Jacob and his household arrived in Egypt where Joseph went out to meet him upon his chariot. Israel wept when Joseph embraced him after their  22 years of separation and said, "Now I can die, having seen for myself that you are still alive" (note that Rashi said that Jacob was reading the Shema when Joseph first embraced him). Joseph then told his brothers to tell Pharaoh that they were shepherds (detested by the native Egyptians - an argument against the Pharaoh being from the Hykos dynasty), so that they would be sent to the fertile land of Goshen (the region of Goshen is located in northeastern Egypt, in the delta of the Nile River, where it empties into the Mediterranean Sea. The Sinai Peninsula is just to the east).

The parashah ends as Joseph continued to amass a fortune (including cattle and land) for the grain held in Egypt's storehouses, which he conferred to Pharaoh. Indeed, he set up a tax system in which a fifth of the land's produce would become property of the state (only the priests were exempted from this tax).  The Israelites lived in Goshen, where they acquired more property and were fruitful and multiplied in number.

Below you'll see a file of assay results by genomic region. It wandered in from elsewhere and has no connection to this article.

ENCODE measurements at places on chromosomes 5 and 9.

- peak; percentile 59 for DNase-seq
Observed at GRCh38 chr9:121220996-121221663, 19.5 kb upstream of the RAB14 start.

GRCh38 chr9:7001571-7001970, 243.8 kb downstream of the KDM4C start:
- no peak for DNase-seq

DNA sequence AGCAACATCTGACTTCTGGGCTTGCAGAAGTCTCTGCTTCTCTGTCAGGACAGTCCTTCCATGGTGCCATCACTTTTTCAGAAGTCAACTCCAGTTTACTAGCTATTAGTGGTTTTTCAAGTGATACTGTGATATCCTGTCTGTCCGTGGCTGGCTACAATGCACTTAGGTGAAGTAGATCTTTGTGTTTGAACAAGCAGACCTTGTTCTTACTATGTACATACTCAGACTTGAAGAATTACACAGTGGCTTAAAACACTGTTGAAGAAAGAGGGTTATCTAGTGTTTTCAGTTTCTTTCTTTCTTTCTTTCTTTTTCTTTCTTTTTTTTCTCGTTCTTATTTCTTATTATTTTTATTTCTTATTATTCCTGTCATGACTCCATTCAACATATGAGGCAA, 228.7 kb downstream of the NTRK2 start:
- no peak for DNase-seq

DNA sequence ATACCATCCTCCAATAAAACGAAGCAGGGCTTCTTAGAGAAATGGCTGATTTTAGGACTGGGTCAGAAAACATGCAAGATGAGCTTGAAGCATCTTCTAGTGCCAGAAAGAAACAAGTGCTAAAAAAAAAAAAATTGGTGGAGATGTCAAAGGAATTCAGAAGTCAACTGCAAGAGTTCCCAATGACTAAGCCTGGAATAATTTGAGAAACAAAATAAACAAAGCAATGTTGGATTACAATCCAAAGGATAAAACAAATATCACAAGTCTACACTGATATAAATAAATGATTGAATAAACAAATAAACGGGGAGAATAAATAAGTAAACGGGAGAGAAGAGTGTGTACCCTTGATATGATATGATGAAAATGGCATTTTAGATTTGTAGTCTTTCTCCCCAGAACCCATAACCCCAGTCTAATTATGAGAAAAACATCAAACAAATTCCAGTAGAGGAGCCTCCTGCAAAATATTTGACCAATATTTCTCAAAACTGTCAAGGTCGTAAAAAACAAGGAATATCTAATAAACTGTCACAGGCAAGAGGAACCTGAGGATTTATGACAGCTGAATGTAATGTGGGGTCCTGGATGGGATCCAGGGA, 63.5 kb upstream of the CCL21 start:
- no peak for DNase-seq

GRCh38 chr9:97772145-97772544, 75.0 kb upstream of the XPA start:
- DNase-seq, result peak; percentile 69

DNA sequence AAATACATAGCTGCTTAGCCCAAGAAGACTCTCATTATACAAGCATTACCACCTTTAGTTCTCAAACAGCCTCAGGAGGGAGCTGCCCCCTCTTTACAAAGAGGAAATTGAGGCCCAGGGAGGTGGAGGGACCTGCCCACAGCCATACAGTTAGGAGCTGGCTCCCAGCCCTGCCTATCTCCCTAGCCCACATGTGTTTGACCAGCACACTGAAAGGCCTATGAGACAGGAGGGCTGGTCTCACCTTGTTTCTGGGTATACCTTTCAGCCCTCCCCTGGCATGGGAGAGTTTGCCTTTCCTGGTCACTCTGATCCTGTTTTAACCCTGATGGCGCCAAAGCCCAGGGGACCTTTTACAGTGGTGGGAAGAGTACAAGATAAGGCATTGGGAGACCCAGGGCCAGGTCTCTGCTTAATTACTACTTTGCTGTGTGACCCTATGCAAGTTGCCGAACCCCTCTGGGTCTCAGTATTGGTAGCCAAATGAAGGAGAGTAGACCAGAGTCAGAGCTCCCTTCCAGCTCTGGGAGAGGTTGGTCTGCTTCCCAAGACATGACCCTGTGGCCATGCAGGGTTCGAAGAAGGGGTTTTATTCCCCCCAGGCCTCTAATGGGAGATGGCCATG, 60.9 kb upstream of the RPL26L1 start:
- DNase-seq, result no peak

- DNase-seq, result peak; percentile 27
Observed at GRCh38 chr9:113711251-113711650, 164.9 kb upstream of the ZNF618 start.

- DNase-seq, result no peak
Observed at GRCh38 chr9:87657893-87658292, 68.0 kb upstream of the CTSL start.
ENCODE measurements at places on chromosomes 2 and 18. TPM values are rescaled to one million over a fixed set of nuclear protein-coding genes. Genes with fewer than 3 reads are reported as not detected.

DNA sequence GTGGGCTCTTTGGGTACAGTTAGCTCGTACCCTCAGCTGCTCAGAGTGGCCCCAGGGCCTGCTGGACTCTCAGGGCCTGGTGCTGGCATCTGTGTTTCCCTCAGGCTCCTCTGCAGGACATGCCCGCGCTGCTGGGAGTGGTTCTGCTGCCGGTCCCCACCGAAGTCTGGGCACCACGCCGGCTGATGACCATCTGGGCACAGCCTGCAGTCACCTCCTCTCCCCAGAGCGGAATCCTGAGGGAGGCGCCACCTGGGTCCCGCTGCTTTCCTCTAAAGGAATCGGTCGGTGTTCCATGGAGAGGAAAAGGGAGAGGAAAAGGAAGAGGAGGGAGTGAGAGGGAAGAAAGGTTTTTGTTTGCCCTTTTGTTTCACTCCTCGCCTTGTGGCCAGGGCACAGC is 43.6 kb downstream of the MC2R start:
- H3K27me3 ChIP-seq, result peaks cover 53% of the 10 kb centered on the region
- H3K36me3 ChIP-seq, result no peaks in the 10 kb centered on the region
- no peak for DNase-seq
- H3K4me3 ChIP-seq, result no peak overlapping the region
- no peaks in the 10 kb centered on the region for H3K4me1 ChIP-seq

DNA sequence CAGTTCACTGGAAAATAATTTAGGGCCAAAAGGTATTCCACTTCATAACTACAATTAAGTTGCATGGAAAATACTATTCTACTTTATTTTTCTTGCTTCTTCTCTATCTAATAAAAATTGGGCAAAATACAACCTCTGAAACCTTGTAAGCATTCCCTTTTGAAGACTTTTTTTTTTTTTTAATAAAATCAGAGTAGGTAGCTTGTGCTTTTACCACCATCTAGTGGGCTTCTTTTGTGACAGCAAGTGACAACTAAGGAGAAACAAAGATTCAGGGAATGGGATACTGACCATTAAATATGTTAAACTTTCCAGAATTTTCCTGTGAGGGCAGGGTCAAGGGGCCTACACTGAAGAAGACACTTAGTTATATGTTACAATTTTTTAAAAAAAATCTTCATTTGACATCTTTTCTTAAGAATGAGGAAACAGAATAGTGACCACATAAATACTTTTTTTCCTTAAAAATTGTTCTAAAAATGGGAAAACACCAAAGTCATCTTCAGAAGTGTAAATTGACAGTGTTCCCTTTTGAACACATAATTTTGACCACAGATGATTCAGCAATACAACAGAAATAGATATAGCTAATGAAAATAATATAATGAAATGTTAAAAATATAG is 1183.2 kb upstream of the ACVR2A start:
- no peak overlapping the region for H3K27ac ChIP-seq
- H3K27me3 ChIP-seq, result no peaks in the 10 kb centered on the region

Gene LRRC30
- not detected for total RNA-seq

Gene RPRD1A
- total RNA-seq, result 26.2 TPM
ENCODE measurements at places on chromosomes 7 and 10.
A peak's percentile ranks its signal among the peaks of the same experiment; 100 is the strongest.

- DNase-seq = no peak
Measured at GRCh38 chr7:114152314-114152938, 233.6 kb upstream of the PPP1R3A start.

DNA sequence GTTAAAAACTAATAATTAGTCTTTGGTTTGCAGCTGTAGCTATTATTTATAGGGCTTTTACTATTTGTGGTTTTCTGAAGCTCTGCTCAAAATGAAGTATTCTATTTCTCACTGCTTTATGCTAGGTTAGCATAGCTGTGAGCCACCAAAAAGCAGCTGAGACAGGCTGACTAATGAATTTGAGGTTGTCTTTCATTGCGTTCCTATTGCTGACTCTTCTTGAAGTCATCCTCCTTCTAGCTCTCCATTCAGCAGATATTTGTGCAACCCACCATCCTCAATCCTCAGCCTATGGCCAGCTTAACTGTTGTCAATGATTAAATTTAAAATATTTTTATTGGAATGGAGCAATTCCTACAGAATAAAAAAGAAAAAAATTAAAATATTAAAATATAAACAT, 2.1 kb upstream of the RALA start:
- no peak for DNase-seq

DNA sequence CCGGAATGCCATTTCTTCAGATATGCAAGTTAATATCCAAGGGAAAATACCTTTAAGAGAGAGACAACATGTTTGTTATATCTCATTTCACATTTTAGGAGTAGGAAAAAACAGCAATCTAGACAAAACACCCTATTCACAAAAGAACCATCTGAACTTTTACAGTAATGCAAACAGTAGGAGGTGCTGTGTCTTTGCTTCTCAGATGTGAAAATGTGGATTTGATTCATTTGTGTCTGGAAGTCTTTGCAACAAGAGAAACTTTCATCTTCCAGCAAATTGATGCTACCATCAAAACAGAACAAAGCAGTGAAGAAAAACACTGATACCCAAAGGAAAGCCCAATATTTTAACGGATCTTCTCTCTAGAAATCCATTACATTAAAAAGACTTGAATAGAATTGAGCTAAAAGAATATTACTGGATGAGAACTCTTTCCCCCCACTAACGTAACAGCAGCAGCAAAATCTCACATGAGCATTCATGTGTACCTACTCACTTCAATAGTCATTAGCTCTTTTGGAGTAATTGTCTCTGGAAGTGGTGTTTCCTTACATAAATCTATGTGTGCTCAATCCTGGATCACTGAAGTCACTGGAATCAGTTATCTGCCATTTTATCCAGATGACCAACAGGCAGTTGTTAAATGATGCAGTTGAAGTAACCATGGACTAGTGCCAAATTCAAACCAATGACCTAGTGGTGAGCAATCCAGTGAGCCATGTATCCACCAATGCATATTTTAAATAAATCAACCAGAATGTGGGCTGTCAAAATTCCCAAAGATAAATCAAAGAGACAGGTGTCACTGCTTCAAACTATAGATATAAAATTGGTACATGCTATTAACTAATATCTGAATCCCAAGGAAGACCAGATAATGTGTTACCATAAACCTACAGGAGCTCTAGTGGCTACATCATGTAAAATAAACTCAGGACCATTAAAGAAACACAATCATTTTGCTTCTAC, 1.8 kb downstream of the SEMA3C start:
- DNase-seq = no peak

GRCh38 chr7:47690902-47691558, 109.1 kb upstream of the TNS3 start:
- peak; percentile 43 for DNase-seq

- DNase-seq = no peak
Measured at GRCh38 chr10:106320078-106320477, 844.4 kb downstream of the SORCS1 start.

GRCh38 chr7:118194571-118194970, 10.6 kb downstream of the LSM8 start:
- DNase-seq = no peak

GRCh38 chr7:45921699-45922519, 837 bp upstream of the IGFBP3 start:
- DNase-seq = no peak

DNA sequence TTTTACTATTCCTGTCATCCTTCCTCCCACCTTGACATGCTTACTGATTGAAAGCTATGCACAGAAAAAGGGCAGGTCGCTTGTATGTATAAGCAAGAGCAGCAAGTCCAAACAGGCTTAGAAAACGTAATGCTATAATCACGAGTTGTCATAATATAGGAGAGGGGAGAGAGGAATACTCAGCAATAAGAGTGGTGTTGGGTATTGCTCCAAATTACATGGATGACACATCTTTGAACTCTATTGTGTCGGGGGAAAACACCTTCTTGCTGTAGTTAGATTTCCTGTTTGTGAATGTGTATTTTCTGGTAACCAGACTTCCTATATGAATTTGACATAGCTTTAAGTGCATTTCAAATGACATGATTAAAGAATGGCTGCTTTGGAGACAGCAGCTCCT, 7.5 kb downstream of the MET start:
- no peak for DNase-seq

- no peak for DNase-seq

Haftarah Reading Snapshot:

The Haftarah discusses the eventual reunification of the two houses of the Jewish people (Judah and Ephraim) in the coming millennial kingdom of Yeshua, Mashiach ben David.

When the ten northern tribes broke off from the kingdom of Rehoboam, son of King Solomon, and formed a separate kingdom under Jeroboam, the Ephraimite, the Jews lost their sense of being one people. The northern kingdom lapsed into apostasy until carried away into captivity in 722 BC by the Assyrians (the Ten Lost Tribes).  Later Judah likewise fell into apostasy and was eventually carried away in Galut Bavel (the Babylonian Exile) in 586 BC. The prophet Ezekiel was called around the time of the destruction of the first Bet HaMikdash (Temple) and during the Babylonian exile to give hope to the people of God.